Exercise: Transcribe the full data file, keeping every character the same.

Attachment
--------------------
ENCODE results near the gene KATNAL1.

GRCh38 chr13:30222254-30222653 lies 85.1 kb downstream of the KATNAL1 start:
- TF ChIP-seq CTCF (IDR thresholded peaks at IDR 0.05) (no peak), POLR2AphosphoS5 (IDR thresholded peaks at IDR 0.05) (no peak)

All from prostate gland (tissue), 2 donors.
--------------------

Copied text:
ENCODE results near the gene KATNAL1.

GRCh38 chr13:30222254-30222653 lies 85.1 kb downstream of the KATNAL1 start:
- TF ChIP-seq CTCF (IDR thresholded peaks at IDR 0.05) (no peak), POLR2AphosphoS5 (IDR thresholded peaks at IDR 0.05) (no peak)

All from prostate gland (tissue), 2 donors.